Glandular Fever In Kids: Causes, Complications And Treatment

Mono. Infectious Mononucleosis. Or the kissing disease.

These are the many names of a viral infection called glandular fever. A common infection that affects most people once in their lifetime, the kissing disease is anything but pleasurable. It affects children and adults alike and has no bias towards either gender. So your son or daughter can easily catch this viral infection from an infected person.

Does this mean there is no way to prevent it?

Keep reading as MomJunction sheds some light on glandular fever in kids and teens, its causes, symptoms, and treatment options.

Glandular Fever In Kids And Teens

Glandular fever is contagious and spreads from one kid to another through saliva (hence the name kissing disease). It is a common viral infection that affects adolescents and teenagers. Don’t be so quick to link teenagers and the kissing disease, for the infection may also spread to younger kids and adults, but is not as common in them.

The infection has an incubation period of four to six weeks, which means the symptoms of the illness are evident only 30-50 days after the virus has entered the body. Kissing is the easiest way to spread the virus, but toys used by children, utensils, and cups are also carriers of the virus. Sneezing and coughing are other means through which the virus spreads.

Usually, children with glandular fever are contagious as long as the virus is active, which is at least two months on an average. That can go as long as 18 months in some cases.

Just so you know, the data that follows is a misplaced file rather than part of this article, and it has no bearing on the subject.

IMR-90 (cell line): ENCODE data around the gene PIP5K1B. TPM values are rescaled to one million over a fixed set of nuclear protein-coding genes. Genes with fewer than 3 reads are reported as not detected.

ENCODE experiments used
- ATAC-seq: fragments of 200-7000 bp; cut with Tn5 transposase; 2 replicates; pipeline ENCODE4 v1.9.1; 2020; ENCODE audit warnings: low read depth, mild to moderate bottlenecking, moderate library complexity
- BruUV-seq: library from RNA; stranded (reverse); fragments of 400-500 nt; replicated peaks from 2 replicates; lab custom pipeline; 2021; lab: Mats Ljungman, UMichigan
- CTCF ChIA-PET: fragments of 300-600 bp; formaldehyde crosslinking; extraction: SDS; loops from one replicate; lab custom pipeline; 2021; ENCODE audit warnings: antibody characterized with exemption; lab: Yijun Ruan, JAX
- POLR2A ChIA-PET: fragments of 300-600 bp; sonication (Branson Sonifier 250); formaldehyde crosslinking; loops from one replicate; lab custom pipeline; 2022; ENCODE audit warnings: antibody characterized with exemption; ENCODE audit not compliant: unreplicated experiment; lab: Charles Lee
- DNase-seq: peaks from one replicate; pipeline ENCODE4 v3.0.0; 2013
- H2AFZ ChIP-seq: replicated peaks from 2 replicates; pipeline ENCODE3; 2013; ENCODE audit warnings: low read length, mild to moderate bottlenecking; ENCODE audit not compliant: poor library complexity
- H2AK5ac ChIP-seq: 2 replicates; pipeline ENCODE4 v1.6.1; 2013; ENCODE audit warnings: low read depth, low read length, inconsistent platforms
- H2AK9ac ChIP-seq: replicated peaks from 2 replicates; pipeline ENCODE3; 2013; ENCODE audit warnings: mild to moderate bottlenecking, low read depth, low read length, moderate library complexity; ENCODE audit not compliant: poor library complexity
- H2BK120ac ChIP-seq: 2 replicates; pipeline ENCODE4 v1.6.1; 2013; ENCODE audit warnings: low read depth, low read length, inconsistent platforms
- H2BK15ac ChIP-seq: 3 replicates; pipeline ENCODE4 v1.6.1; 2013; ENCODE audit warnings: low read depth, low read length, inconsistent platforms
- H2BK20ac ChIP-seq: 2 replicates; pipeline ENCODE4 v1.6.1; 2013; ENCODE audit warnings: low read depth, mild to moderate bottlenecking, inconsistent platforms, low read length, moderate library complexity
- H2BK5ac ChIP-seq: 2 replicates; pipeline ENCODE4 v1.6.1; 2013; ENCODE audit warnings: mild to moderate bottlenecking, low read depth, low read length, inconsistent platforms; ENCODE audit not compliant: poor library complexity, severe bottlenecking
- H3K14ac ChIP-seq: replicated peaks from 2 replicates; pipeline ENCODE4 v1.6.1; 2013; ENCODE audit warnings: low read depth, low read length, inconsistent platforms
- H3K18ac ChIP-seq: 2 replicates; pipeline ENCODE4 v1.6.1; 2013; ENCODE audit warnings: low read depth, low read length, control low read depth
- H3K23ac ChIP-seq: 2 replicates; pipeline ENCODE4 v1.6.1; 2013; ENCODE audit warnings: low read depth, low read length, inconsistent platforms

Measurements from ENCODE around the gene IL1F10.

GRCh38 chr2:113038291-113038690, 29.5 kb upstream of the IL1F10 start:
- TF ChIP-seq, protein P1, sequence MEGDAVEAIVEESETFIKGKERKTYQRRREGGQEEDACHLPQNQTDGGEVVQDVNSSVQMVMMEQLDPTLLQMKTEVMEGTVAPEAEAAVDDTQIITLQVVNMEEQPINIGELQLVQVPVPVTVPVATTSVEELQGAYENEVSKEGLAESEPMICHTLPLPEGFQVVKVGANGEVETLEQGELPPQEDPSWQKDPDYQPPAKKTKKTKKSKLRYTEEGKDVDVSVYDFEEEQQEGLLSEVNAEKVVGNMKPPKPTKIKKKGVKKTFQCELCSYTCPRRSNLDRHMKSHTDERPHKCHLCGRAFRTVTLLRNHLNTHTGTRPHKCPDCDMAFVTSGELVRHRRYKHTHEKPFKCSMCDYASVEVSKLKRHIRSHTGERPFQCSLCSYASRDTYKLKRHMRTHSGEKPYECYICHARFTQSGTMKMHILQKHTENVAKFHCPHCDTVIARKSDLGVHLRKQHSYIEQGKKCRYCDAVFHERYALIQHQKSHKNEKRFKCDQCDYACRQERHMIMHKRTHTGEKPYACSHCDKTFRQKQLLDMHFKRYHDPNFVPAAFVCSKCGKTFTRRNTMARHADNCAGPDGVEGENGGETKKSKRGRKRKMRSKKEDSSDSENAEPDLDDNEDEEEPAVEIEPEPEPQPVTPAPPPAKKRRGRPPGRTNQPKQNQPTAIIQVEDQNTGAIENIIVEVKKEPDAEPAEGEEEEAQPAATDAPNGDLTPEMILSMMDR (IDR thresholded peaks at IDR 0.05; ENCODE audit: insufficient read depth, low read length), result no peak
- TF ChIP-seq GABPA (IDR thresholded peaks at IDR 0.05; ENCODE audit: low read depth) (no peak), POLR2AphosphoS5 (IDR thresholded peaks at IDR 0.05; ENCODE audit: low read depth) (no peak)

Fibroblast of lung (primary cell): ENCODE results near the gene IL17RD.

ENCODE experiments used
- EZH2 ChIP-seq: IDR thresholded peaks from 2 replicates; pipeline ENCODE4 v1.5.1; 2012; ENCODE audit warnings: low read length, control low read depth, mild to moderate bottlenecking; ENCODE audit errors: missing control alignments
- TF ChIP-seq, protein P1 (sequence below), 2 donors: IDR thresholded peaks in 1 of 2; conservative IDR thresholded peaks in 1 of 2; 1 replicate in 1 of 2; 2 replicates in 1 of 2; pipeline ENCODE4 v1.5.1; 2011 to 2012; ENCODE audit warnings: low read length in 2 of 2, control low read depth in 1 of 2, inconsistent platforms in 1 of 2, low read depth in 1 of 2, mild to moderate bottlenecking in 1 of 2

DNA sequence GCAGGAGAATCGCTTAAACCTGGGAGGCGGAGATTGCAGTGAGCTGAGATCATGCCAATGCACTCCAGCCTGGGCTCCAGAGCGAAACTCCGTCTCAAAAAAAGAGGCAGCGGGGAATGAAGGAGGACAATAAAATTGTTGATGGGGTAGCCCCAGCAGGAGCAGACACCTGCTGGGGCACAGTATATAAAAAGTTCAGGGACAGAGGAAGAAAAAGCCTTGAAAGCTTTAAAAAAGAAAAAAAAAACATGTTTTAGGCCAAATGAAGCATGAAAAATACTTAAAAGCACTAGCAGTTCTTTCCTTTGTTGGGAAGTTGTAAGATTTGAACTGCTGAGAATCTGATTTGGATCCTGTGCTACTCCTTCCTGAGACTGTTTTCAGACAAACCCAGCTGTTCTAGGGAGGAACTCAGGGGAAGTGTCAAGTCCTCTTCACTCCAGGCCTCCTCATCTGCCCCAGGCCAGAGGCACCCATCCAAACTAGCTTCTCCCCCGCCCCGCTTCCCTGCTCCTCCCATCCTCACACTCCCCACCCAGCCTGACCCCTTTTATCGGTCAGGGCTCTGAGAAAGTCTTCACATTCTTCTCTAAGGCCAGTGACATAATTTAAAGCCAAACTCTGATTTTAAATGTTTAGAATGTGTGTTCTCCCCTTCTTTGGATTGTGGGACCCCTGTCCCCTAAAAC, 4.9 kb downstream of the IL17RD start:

What Causes Glandular Fever?

Glandular fever is an awful viral infection that is easy to catch, in the absence of proper hygiene. It is caused by the Epstein-Barr virus (EBV), which passes through saliva.

  • Your kid can catch the virus when someone infected with it kisses him or her.
  • The virus also spreads when the child is exposed to an infected person’s coughs or sneezes.
  • Sharing toothbrushes.
  • Sharing drinks and food from the same containers.

One positive thing is that once the kid gets infected with this disease, he or she is immune to the virus for life.

What Are The Symptoms Of Glandular Fever?

How do you know when your child has a glandular fever? Considering that the incubation period is over a month, what signs and symptom should you look for to treat the illness early on?

The following symptoms of infectious mononucleosis in children will gradually appear from about four to six weeks after they are infected by the virus.

  • Sore throat – for a lot of people, it begins with this. In fact, the presence of severe tonsillitis is suspected to be glandular fever. Children have difficulty swallowing even liquids.
  • Mild fever or high temperature in some cases
  • Nausea
  • Loss of appetite
  • Swelling of the glands in the neck
  • Swelling around the eyes
  • Malaise and fatigue – this is one of the most painful symptoms of glandular fever. Fatigue and a general sense of tiredness can last for months together.
  • Hives or rashes on the skin – caused due to the fever. These rashes are not contagious and do not spread the infection. However, they are extremely itchy and may compel the child to scratch and aggravate the rash.

In rare cases, the child may show no signs of infectious mononucleosis at all, in spite of being infected by the EBV. Other than the fatigue, most of the other symptoms pass after a couple of weeks.

When To Call A Doctor